Private Walter G. Jones, 8th New York Cavalry, and his New Testament
With the Hayfoot at work and no football for the first Sunday in months your humble writer was left to his own devices to keep himself entertained today. I decided to visit the Museum of Biblical Art to see the newly opened exhibit Finding Comfort in Difficult times: A Selection of Soldiers’ Bibles. The museum is part of the American Bible Society, an institutuion founded in 1816 to promote the reading of scripture and the abolition of slavery. I have always had an interest in the Bible as a librarian and historian and had been looking forward to this exhibit since reading a recent review in the Wall Street Journal. I was not the only one. When I asked the receptionist if attendance was good she said it had picked up since the WSJ article appeared. On the questionaire I was asked to fill out before leaving there was even a box to check off labeled “Wall Street Journal” for “How did you learn of the show?”
Finding Comfort examines the history of soldiers’ Bibles from 1861 to the present day, but the bulk of the exhibit is dedicated to the Civil War. About half of the thirty six monographs on display are from that conflict. Taking a “Hate the sin; Love the sinner.” approach, the ABS distributed Bibles to both Union and Confederate troops. The logistics of transporting and distributing Bibles to rebels proved difficult however, and the vast majority of the books were given to Union men. There were similar groups in the South that tried to pick up the slack. The Bible Society of the Confederate States of America, for instance, was one such organization that did so. Still, this was not enough. My favorite in the exhibit was a Bible published in England by Oxford University Press for the British and Foreign Bible Society. Copies of these King James Versions of the New Testament were shipped in bulk to the Caribbean to be smuggled into Charleston, South Carolina aboard the blockade runner Minna. The ship, the Bibles, and all the other goods aboard intended for the Southern war effort did not make it. The Minna was overrun by a Union ship on December 6, 1863 and towed into a Federal port.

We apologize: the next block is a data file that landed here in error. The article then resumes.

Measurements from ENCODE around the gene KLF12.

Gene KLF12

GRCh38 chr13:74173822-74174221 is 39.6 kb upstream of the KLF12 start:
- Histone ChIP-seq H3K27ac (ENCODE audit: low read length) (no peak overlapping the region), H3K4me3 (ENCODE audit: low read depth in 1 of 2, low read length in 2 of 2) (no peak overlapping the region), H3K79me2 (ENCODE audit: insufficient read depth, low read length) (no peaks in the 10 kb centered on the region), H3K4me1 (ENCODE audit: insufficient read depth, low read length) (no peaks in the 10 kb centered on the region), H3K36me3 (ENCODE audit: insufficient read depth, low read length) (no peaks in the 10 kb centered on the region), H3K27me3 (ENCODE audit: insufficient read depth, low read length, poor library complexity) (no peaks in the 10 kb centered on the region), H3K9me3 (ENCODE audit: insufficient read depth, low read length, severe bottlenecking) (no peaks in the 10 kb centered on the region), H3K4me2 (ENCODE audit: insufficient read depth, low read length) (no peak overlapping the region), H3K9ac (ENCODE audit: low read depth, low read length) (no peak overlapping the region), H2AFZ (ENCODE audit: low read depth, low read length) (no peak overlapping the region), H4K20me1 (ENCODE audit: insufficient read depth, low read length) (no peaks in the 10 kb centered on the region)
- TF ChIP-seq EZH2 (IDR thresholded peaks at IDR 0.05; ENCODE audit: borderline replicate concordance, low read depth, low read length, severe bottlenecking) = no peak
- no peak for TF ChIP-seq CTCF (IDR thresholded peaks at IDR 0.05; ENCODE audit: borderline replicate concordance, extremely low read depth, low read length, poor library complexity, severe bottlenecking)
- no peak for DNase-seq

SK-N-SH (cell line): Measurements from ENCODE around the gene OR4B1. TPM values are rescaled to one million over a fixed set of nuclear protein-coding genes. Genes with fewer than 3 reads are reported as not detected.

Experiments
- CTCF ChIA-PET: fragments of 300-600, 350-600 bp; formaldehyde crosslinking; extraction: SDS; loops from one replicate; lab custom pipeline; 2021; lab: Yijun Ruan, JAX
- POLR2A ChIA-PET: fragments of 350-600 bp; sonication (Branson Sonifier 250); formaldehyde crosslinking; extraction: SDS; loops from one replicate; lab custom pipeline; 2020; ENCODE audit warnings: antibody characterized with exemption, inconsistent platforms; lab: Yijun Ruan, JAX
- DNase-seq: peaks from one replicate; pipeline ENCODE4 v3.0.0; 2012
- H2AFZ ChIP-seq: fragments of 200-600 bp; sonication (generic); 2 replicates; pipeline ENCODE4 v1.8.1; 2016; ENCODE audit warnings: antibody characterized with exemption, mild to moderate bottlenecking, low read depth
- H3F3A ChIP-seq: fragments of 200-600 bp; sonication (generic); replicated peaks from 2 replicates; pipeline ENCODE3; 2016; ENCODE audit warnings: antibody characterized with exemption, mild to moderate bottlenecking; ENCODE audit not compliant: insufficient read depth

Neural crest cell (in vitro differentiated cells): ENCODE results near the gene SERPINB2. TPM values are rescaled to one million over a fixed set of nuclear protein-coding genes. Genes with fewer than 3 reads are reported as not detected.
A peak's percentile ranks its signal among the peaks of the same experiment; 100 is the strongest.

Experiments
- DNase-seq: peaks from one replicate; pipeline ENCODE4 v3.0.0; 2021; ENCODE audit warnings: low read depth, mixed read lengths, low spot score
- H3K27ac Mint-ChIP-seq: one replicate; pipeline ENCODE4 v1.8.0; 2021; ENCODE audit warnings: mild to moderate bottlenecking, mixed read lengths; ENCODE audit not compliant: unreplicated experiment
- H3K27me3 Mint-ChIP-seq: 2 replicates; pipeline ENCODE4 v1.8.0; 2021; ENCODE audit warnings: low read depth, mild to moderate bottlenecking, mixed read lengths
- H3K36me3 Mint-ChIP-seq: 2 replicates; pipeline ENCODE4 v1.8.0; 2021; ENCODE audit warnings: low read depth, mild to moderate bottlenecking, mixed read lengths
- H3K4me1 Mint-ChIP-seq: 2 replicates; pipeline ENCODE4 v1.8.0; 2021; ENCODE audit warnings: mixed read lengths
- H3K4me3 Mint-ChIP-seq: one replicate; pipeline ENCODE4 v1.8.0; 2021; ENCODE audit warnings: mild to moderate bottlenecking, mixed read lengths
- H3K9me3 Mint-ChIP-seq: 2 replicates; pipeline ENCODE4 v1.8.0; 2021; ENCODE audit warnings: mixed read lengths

Most of the Bibles on display are small tomes designed for their lightness during the march and to fit snugly in a soldier’s pocket. Indeed, the story of a Billy Yank saved from death by the Bible carried in his breast pocket is one of the cliches of the war. Finding Comfort is an apt title for the exhibit. The years 1861-65 were indeed difficult times and the ABS provided meaning and comfort throughout the war to hundreds of thousands of men who were scared, far from home, and facing death on a daily basis. Most poignant to me were the photographs and handwritten notes in some of the items. It is always jarring to me to walk into a museum off the street, examine the personal items of individuals like these in solitude, and walk back into the cacaphony of the city. It is like being in on a secret that those around me are not aware. The exhibit is small, but worth seeing. A good way to do it is the way I did today: catching the show and then having a walk in nearby Central Park.
The Civil War is better than football. It is the real life story of people not very different from us who did extraordinary things under the most trying circumstances. Not a bad way to spend Lincoln’s Birthday.
(image/Library of Congress)